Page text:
Born to Japanese immigrants in Norwalk, California, Asawa was the middle child in a family of seven boys and girls, and she learned the importance of hard work each day on her family's vegetable farm. On Saturdays, however, Asawa practiced Japanese calligraphy – a welcome respite from farm life – where she received her first lesson in empty space. In 1942 following the attack on Pearl Harbor, Asawa and her family were forcibly relocated to internment camps. Fortunately, she spent her time learning how to draw from Japanese artists from Disney Studios, including Tom Okamoto. She immersed herself in drawing and painting classes, and in 1943 she graduated, earning herself freedom from the camp and a government stipend to study at the Art Institute of Chicago. She was accepted, but the tuition and fees were too expensive, forcing her to enroll at the Milwaukee State Teachers College. After three successful years in Milwaukee, Asawa went on a trip to Mexico in the summer of 1945. There she met Clara Porset, a friend of Josef Albers, who recommended that she enroll at Black Mountain College in North Carolina. This chance meeting and the promise of a robust art scene ultimately changed the course of her life.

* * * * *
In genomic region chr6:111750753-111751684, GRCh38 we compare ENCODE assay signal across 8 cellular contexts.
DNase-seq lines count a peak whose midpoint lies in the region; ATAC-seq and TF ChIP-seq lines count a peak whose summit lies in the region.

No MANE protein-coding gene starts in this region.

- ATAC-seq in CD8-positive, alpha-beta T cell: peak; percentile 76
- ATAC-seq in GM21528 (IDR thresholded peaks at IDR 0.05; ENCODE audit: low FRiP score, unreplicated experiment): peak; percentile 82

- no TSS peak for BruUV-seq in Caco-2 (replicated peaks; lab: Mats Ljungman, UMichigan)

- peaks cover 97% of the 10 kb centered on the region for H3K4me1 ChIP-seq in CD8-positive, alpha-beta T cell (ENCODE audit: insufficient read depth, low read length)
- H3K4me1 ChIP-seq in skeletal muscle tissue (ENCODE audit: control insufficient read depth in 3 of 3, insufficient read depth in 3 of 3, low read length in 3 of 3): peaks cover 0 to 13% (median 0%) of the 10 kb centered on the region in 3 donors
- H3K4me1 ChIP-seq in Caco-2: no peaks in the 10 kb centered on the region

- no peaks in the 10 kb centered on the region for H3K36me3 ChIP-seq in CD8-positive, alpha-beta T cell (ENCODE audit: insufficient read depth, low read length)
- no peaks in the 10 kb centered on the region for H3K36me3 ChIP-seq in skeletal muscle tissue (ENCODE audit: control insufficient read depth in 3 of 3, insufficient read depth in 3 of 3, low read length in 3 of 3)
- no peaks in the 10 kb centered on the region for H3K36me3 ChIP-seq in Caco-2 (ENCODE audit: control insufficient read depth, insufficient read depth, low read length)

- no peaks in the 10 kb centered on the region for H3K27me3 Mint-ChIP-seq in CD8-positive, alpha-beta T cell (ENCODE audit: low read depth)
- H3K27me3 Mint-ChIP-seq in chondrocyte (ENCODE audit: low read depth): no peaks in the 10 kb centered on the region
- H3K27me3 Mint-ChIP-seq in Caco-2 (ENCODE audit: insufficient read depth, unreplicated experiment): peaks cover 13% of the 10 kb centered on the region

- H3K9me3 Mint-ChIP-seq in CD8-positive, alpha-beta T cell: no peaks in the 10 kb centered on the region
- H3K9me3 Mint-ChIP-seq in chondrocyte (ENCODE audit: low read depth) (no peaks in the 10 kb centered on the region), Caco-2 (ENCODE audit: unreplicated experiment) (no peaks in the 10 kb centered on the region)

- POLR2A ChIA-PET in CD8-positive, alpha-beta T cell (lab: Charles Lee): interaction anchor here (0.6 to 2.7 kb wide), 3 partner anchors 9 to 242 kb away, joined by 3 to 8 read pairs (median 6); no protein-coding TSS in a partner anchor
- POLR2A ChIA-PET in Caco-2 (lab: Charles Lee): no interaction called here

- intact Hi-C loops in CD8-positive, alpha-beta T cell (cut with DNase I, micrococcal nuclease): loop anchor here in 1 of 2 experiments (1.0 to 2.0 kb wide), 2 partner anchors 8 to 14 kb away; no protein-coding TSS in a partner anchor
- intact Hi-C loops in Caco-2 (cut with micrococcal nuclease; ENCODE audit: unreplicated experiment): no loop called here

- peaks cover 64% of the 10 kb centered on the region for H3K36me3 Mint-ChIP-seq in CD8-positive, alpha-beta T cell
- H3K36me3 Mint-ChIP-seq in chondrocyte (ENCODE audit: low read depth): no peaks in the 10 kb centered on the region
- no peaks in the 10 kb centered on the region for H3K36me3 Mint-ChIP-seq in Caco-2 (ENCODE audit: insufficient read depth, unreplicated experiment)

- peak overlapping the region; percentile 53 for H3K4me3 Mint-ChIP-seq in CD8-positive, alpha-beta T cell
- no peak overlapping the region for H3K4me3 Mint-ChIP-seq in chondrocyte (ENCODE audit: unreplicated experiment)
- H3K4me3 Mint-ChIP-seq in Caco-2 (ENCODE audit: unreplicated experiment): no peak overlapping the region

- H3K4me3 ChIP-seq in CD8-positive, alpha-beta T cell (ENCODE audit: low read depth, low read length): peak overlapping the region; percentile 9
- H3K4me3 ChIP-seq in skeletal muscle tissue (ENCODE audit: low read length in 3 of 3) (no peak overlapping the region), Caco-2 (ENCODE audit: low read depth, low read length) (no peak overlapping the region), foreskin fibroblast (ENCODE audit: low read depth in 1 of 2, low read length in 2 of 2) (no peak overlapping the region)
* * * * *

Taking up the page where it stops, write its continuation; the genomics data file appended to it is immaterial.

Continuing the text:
One year later in Josef Albers' Basic Design and Color course, Asawa was beginning to understand her abilities: "She sensed that she was learning about herself, how her eyes worked, and that she was increasing her general consciousness." Black Mountain's supportive community and its faculty of practicing artists quickly awakened a desire to break from her family's tradition and to focus on the necessary skills required for a life of creating art. Of the instructors she recalls, "They were the most competent people I have ever known. They performed with distinction." In 1948, during her final year at Black Mountain, Asawa was encouraged to experiment, so she chose sculpture, an unfamiliar medium for the young artist. Inspired by a crochet loop basket weaving technique she had learned on a second trip to Mexico, she proposed to create a sculpture out of wire, whatever type of wire she could find in the studio: brass, copper, bailing wire. Asawa's e loop technique was not only simple and inexpensive, but offered a multitude of possibilities. Asawa referred to the resulting sculptures as "drawing[s] in space," punctuated by an overall nature of "transparency." She said, "It was Albers' word. I liked the idea, and it turns out my sculpture is like that. You can show inside and outside, and inside and outside are connected. Everything is connected, continuous."